Some new laws from Newsom

Xpress Staff

California’s legislature adjourned Sept. 13, leaving hundreds of bills awaiting Gov. Gavin Newsom’s final stamp of approval. His deadline was Sunday. Xpress has covered several. Here’s a distillation of five more. 

Spurred by a statewide string of high-profile police shootings, AB392 mandates that California police officers can legally use deadly force “only when necessary in defense of human life” beginning 2020. The standard strays from a Supreme Court precedent that has allowed excessive force if it’s “objectively reasonable.” In a compromise, legislators removed the definition of the word “necessary” from the bill’s text, leaving much of this law’s impact up to the courts.

California will phase out private prison facilities and prohibit the imprisonment of inmates within them by 2028. The state’s Department of Corrections and Rehabilitation will no longer enter or renew contracts with private prisons inside or outside the state beginning next year. However, AB32 cannot bind federal law enforcement agencies, according to US Immigration and Customs Enforcement. If the law goes into effect, ICE will transfer inmates a greater distance to an arrest location, potentially separating them further from their friends and family.

California will place an eye-popping $15 billion bond on the primary election ballot to shore up unsafe schools. With voter approval, the facilities upgrades would make preschools, K-12 public schools and colleges earthquake and fire resistant, as well as free from lead, mold and asbestos. “This is a historic down payment for safer and healthier school buildings across every level of education, and something that will tangibly benefit millions of Californians for generations to come,” Newsom said in a statement. AB48 was signed 10 days before the 30-year, Oct. 17 anniversary of the Loma Prieta Earthquake.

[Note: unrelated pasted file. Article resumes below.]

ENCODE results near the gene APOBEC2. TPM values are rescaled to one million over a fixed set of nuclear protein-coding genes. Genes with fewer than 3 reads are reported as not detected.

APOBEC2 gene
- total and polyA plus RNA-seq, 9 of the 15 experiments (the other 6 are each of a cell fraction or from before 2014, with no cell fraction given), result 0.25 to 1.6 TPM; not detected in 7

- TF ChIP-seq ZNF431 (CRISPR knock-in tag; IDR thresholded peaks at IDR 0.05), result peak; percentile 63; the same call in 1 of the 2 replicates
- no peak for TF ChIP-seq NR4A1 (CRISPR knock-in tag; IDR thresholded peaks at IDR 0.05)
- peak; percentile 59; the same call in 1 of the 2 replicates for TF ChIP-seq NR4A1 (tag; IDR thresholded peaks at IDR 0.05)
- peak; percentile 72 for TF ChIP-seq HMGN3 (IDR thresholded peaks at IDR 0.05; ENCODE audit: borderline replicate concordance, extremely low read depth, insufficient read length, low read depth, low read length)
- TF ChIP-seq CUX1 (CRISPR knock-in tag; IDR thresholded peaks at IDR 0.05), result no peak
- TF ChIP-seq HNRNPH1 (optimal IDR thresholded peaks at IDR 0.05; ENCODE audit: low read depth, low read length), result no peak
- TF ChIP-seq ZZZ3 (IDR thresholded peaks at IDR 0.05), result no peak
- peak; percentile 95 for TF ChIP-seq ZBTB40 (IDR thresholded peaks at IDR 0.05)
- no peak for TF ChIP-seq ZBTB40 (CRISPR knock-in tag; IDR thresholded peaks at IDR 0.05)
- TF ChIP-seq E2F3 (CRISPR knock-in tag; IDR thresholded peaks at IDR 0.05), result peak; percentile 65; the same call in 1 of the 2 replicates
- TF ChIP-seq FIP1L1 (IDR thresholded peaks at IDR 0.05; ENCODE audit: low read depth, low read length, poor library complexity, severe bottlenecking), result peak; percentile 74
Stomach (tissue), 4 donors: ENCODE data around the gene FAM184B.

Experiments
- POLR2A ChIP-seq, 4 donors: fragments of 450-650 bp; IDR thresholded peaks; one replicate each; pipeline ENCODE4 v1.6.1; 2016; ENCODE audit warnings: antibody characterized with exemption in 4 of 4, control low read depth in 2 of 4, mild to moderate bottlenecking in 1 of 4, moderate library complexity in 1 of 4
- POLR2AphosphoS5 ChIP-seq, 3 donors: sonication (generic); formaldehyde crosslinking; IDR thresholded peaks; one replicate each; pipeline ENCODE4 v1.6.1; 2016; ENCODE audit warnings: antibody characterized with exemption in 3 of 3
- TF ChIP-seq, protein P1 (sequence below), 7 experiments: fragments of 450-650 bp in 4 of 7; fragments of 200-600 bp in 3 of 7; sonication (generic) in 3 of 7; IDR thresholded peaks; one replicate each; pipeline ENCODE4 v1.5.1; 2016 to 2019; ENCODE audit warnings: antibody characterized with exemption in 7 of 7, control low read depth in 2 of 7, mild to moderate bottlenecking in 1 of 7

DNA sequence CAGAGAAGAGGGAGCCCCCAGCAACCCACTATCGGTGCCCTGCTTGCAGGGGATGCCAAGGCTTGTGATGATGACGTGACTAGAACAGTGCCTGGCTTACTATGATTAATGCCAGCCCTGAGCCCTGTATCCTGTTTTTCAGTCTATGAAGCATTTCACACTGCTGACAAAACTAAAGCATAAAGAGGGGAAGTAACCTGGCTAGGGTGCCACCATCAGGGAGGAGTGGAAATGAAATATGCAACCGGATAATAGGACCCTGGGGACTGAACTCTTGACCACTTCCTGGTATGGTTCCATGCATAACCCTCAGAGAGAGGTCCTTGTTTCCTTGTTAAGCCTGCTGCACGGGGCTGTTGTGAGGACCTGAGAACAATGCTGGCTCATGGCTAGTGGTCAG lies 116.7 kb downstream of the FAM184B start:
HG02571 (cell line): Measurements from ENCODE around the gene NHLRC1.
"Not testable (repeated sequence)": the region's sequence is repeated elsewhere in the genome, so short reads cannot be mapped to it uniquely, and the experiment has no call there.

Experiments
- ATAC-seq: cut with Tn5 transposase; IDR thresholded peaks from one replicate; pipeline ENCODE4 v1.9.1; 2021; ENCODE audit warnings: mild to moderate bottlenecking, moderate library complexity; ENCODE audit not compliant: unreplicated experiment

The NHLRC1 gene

Bundled alongside 14 other gun control bills signed Friday, AB12 will allow school teachers, administrators and employers to file for court-mandated removal of guns from people they consider a danger to the public or themselves. California previously reserved this right for law enforcement and family, but lawmakers expanded it in response to the Parkland, Florida, shooting that killed 17 people last year. The bill also extends restraining orders for gun possession from one year to five. Others will cap firearm sales for those without licenses and require background checks for guns sold at auctions or similar events.

Three senior administrators of a public university must sign off on the special admission of any student beginning fall 2020. Motivated by this year’s college admissions scandal, AB1383 reached Newsom’s desk days before a judge sentenced actress Felicity Huffman to 14 days in federal prison for bribery. The simultaneously signed AB136 will prevent perpetrators of the scandal from taking tax deductions for any donations used for bribery.

Newsom signed a bundle of bills to relax the requirements for financial aid to college students. SB150 will lower financial aid requirements for students who are in foster care, homeless, migratory children, from juvenile court school or from a military family. AB2 will allow individuals from Disabled Students Programs and Services to take fewer than 12 units to qualify for the California College Promise program, which can waive enrollment fees for first-time students. SB354 will make California Dream Act students enrolled in professional or graduate degree programs eligible for a state-supported loan program. AB1278 will require public colleges to publish information on their student web portals about public services and programs like CalFresh, mental health services and housing resources.